(Title Image: National Assembly Research Service)
Following the fireworks of this afternoon’s emergency question, things moved on to education questions.
Direct funding not the answer to school “funding crisis”
There were a number of questions on school funding following a teaching union event held at the Senedd last week. Sian Gwenllian AM (Plaid, Arfon) said funding problems would have a far-reaching impact on education, with many schools making cuts to special needs provision and well-being services. One (unnamed) teaching union now supports direct funding for schools; what was the Welsh Government’s view?
The Education Minister said the idea presented problems:
“….direct funding….does not, in my view, address the issue of the diversity of educational provision that we have in Wales. It undermines the law that we currently have, which says that this is the democratic decision-making responsibility of our local authorities, and would be incredibly difficult to do at a continuing time of austerity. It might be easy to do it if budgets were rising and we could have a floor below which nobody dropped….”
– Education Minister, Kirsty Williams AM (Lib Dem, Brecon & Radnor)
Plaid Cymru agreed with the Minister in principle, so was there a need for a generally fairer system of funding schools?
The Minister repeated that until austerity is lifted at Westminster, the Welsh Government and councils will have to be creative in saving and raise money. She was, however, willing to discuss alternative funding proposals.
Making every penny count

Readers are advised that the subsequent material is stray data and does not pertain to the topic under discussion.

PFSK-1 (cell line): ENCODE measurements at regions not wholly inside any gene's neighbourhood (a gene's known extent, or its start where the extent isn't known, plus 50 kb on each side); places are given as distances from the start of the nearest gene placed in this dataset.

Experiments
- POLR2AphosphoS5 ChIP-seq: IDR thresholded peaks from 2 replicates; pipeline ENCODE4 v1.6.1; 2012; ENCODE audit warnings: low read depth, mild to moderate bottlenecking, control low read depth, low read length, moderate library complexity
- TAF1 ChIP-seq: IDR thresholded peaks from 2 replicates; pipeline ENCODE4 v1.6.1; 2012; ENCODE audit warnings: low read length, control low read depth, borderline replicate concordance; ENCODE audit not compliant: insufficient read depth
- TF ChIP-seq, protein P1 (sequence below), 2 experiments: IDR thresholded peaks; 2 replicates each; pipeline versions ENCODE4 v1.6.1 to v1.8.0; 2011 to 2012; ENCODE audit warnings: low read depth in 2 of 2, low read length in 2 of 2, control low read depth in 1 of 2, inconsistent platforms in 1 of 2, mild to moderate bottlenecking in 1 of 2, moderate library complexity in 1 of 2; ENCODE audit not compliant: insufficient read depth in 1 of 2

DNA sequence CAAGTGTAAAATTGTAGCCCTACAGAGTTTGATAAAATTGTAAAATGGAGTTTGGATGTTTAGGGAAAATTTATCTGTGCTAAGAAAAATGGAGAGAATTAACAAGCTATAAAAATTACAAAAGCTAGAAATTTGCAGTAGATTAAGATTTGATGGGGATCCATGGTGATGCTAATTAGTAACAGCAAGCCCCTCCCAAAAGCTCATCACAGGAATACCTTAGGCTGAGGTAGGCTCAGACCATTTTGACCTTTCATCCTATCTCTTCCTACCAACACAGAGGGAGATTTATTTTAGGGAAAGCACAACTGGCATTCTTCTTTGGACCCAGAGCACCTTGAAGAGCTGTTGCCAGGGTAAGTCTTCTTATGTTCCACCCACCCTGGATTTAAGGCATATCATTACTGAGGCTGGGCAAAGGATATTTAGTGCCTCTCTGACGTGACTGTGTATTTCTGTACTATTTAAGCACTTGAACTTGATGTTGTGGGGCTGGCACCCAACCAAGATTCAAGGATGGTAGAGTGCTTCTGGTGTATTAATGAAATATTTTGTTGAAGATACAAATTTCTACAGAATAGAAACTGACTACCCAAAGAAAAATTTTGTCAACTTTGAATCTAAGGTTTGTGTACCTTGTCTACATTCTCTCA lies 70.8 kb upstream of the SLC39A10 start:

Shadow Education Minister, Suzy Davies AM (Con, South Wales West) was pleased money for an uplift in teachers’ pay and pensions from the UK Government was confirmed and wanted assurances all £47.7million of it will go on that purpose.
The Minister confirmed the money was ring-fenced. With that out of the way, Suzy turned to school funding:
“I don’t think I’ve ever heard from so many teachers about core funding as I am the moment, and, yes, we can discuss London’s role in this, but teachers are wise to the fact that the education budget increased this year, and they have questions for you and council leaders about whether central Government grant funding, which is targeted at those diverse needs you mentioned a bit earlier on – whether that is starting to give local authorities a bit of a get-out-of-jail-free card when it comes to providing core budgets to school.”
– Shadow Education Minister, Suzy Davies AM
The Minister accepted that while Suzy Davies wasn’t attacking the principle of policies such as the pupil deprivation grant, but it was one way the Welsh Government were trying to improve the life chances of school pupils from poorer backgrounds – which the First Minister addressed at this week’s FMQs.
A week of INSET days?
Rhianon Passmore AM (Lab, Islwyn) asked whether INSET (aka. teacher training) days could be harmonised across Wales – perhaps even crammed together into an additional week’s term-time holiday which might make it easier for families to take holidays during more affordable times of the year.
Andrew RT Davies AM (Con, South Wales Central) raised the matter of a consultation on extra INSET day to be introduced for teacher training related to the new curriculum. Was there enough capacity to enable all schools to offer that training on the same day, as proposed?
The Minister said the idea of experts going out to all schools was old-fashioned, adding that wasn’t about convenience:
“…. my concern when organising INSET days is not to think about the convenience of the price of a holiday, our INSET days are there to provide teachers with the opportunity to engage in professional learning and to prepare themselves for the challenges of the new curriculum.”
– Education Minister, Kirsty Williams